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Fluorescent amplified fragment length polymorphism analysis of Norwegian Bacillus cereus and Bacillus thuringiensis soil isolates

Ticknor, L.O., Kolsto, A.B., Hill, K.K., Keim, P., Laker, M.T., Tonks, M., Jackson, P.J.
Applied and environmental microbiology 2001 v.67 no.10 pp. 4863-4873
Bacillus cereus, Bacillus thuringiensis, Bacillus anthracis, strains, fluorescence, genetic markers, soil bacteria, phylogeny, ribosomal RNA, genes, nucleotide sequences, ribosomal DNA, Norway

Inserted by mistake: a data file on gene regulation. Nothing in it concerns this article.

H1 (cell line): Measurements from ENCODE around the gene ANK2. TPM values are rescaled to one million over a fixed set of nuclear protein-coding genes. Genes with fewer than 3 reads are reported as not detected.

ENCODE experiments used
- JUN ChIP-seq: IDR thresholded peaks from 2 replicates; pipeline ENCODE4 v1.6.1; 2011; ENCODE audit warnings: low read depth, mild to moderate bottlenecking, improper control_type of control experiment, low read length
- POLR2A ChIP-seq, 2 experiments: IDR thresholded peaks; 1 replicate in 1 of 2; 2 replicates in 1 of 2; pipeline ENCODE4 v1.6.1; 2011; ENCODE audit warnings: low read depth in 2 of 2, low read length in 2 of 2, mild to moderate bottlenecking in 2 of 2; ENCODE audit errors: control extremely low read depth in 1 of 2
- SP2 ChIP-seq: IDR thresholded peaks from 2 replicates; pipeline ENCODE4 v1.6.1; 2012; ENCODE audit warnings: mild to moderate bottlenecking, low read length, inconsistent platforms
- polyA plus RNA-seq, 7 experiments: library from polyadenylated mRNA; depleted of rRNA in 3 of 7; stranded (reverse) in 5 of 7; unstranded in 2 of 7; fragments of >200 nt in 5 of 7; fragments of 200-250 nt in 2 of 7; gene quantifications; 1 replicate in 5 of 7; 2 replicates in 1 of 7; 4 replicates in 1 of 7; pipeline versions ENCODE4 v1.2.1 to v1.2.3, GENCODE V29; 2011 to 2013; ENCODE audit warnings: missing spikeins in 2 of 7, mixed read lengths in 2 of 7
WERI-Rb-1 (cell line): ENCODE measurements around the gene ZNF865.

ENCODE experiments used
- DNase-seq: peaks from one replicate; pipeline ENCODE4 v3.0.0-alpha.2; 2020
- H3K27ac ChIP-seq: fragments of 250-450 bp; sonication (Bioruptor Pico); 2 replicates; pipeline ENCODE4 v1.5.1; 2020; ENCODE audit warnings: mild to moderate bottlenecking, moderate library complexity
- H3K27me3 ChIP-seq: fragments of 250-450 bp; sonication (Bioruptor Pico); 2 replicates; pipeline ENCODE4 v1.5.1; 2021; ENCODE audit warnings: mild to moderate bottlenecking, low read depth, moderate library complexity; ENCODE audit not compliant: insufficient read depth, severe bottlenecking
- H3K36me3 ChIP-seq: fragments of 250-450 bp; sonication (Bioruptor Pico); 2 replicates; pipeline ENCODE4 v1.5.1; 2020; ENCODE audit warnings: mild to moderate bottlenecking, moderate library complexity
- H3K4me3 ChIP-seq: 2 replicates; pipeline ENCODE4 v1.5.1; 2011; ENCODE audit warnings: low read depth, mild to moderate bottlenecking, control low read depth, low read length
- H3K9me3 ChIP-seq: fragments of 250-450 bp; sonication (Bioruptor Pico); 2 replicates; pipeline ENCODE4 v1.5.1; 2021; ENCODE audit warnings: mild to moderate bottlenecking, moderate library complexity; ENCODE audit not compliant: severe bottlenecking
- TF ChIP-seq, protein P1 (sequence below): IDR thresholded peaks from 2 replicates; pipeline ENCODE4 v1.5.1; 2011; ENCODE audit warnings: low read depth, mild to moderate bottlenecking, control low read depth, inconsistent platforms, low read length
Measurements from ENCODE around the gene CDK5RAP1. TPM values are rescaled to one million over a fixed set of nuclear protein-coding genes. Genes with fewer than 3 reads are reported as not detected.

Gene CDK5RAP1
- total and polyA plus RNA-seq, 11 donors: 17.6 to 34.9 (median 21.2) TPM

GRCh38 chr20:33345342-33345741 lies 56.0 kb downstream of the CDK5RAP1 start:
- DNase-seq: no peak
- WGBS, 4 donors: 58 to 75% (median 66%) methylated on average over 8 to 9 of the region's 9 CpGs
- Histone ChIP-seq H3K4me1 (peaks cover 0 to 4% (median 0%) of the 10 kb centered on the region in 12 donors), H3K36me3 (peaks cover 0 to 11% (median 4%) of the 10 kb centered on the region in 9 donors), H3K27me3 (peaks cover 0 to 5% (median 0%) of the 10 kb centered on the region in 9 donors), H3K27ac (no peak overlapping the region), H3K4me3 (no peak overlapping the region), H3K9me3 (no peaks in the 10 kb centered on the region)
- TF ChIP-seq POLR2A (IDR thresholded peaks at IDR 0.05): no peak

We examined 154 Norwegian B. cereus and B. thuringiensis soil isolates (collected from five different locations), 8 B. cereus and 2 B. thuringiensis reference strains, and 2 Bacillus anthracis strains by using fluorescent amplified fragment length polymorphism (AFLP). We employed a novel fragment identification approach based on a hierarchical agglomerative clustering routine that identifies fragments in an automated fashion. No method is free of error, and we identified the major sources so that experiments can be designed to minimize its effect. Phylogenetic analysis of the fluorescent AFLP results reveals five genetic groups in these group 1 bacilli. The ATCC reference strains were restricted to two of the genetic groups, clearly not representative of the diversity in these bacteria. Both B. anthracis strains analyzed were closely related and affiliated with a B. cereus milk isolate (ATCC 4342) and a B. cereus human pathogenic strain (periodontitis). Across the entire study, pathogenic strains, including B. anthracis, were more closely related to one another than to the environmental isolates. Eight strains representing the five distinct phylogenetic clusters were further analyzed by comparison of their 16S rRNA gene sequences to confirm the phylogenetic status of these groups. This analysis was consistent with the AFLP analysis, although of much lower resolution. The innovation of automated genotype analysis by using a replicated and statistical approach to fragment identification will allow very large sample analyses in the future.